Before this hiding occurs, the crab eats a lot and becomes heavy with meat. When the full moon turns to the waning gibbous, the crabs come up to feed, having lost condition and their flesh is rendered muddy.

So canny crab gatherers know that the best time to harvest the crabs, when they are full of meat and clean tasting, is on the waxing gibbous, two to three days before the full moon.

Some of the competition.

There's another sort of competition! As I was lifting a pot up the top of Island Head Creek, a big underwater object surged towards my dinghy. A big 'bow-wave'. I didn't actually see what it was, but its movement was aggressive, not away from me. I think it can only have been a crocodile. Fortunately I had the outboard running, and was able to rev away quickly. I won't stop the outboard in future, and keep my eyes skinned.

Friday, May 12, 2017

Cruising north - May 2017

Nimrod is on the road again! We had a frenetic few months of land life, featuring a burglary, floods, hard work (especially for George when her partners were away), a trip to Sydney to visit her parents and some friends, and the annual fitout. 

Cirrus clouds over Sydney

We got quite a bit done in her annual refit at Boatworks in Coomera. New Hypalon tubes on the RIB ($2,900 from RibForce). New deck hatches. New seals under the sail-drives. New boombag. New carpets. New deck-shades. New life-lines. Whisker pole. 

The whisker pole is a great addition. I got inspired by Andrew and Aida Stevenson's boat 'Double Black Diamond'. I asked Cookie of S and H spars to make one up for us. Ours is 4 metres long, 80mm diameter, with Ronstan beaks, and ForeSpar attachments to the stanchions.

So much of the trip up the Queensland coast is close to directly downwind that having the ability to either fly a kite, or a goose-winged genoa is a great bonus.

Especially if it is windy, or you want to carry it overnight. You can incrementally furl the genoa from the cockpit, and put reefs in the main, without any of the heroics on the foredeck associated with the kite.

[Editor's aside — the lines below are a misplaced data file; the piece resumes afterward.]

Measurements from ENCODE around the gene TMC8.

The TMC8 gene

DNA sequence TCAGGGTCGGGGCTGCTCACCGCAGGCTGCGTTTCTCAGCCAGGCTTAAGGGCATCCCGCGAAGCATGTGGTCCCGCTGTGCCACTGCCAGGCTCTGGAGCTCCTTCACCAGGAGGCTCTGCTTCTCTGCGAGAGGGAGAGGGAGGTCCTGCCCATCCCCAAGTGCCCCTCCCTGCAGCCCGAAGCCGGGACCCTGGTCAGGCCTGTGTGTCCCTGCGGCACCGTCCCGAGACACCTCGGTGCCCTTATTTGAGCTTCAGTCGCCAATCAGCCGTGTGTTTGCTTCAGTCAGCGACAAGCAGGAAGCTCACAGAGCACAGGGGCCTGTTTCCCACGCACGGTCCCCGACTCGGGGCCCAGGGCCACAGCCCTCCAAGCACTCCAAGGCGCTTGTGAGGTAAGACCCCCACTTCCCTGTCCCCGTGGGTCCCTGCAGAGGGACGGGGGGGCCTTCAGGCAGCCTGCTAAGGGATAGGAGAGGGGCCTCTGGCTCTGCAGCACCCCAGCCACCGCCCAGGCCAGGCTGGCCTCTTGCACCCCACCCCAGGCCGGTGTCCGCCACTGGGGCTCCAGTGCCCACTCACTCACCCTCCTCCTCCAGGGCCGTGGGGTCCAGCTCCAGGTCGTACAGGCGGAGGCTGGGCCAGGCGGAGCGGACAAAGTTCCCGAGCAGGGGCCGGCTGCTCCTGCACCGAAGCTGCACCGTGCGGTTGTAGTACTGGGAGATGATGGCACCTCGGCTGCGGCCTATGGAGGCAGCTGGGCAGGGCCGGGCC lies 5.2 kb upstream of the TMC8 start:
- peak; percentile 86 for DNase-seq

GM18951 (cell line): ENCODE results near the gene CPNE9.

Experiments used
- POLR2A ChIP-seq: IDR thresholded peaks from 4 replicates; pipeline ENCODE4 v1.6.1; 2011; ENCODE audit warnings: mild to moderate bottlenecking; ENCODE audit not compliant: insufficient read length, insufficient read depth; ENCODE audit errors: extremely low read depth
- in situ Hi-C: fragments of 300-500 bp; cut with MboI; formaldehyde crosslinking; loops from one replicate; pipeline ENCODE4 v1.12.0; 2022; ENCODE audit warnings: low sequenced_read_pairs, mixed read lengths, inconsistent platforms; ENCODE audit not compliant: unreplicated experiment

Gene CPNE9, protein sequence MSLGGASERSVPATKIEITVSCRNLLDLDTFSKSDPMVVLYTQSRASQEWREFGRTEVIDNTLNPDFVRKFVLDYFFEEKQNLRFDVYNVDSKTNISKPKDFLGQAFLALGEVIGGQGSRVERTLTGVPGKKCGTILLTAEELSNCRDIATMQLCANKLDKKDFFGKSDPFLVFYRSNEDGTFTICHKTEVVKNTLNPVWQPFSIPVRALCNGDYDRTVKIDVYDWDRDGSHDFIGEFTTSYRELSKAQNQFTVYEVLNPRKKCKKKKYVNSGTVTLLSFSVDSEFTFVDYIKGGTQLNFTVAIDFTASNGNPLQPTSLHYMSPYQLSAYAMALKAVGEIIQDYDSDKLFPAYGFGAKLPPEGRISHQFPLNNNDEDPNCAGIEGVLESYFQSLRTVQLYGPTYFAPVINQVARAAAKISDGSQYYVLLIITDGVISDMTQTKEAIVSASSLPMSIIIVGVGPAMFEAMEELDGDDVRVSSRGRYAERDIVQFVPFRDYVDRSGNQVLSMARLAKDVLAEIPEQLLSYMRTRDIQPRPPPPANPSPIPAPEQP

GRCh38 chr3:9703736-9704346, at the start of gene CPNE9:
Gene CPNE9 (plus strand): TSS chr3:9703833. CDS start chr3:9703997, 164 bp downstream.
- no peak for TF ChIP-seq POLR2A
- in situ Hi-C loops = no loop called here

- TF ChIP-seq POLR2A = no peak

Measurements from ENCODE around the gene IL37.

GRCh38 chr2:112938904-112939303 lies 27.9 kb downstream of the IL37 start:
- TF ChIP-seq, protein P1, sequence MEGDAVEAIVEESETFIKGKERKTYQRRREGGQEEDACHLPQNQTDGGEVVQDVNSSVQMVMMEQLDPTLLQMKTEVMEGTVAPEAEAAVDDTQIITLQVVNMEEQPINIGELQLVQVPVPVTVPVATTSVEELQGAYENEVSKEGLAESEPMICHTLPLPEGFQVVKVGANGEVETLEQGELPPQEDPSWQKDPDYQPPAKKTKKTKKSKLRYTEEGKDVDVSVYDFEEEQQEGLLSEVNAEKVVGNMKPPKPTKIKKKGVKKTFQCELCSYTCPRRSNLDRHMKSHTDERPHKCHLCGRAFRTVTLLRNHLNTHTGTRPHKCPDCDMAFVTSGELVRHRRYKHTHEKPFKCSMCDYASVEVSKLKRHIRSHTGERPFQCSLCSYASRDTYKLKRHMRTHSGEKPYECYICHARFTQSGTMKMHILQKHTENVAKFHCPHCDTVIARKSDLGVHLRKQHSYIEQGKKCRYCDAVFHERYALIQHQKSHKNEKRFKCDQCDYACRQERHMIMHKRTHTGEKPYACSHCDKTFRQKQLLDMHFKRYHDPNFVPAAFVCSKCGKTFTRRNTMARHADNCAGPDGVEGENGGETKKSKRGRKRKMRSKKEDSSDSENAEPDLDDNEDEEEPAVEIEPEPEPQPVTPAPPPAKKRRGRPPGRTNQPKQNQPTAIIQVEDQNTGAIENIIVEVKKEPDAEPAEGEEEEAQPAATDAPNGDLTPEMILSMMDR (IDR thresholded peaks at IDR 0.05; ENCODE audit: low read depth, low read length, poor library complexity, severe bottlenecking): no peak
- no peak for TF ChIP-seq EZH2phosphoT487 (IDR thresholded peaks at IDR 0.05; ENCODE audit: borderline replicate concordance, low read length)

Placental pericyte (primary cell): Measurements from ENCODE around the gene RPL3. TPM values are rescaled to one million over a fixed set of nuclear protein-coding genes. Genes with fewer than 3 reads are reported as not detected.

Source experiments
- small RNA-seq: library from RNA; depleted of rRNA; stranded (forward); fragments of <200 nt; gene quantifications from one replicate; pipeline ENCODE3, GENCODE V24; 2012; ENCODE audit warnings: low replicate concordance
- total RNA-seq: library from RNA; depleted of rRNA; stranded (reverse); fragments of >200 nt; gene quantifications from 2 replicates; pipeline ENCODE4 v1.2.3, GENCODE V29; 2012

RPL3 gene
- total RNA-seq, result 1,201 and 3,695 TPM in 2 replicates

We set off from Hope Harbour Marina on Friday May 5th with a plan of meandering in leisurely fashion up to Airlie Beach, where she will live until the end of October.

We socialised on the way up Moreton Bay, with a visit to a friend of George's from Taree at Bribie Island, and a night in Mooloolaba with friends we cruised with in Vanuatu and the Chesterfields.

Bribie Island

Readers of this blog might have noticed a campaign about the Wide Bay Bar. I had been hoping to test our theory, but when we got to Double Island Point, the sea was pretty big, and we made the prudent decision to go the long way round Fraser Island and duck in to Pancake Creek. A fast run, averaging 8 knots with our goosewinged arrangement. Plenty rock'n'roll! 32 hours at sea. The swell was spinning off from Cyclone Donna which has been harassing Vanuatu and NewCal. It didn't seem likely that anchoring at Lady Elliott Island or Lady Musgrave Island would be very comfortable.

Pancake Creek is a lovely all-weather anchorage, and it was a relief to get in there out of the storm, and a delight to find our friends Ivan and Jo St Clair in their Seawind 1160 'Amour de la Mer'. George Neal from another 1160 was crewing with them. We had a couple of fun evenings together.

Amour de la Mer in Pancake Creek

Aircraft Beach. Looking towards Clew's Point from near Bustard Head.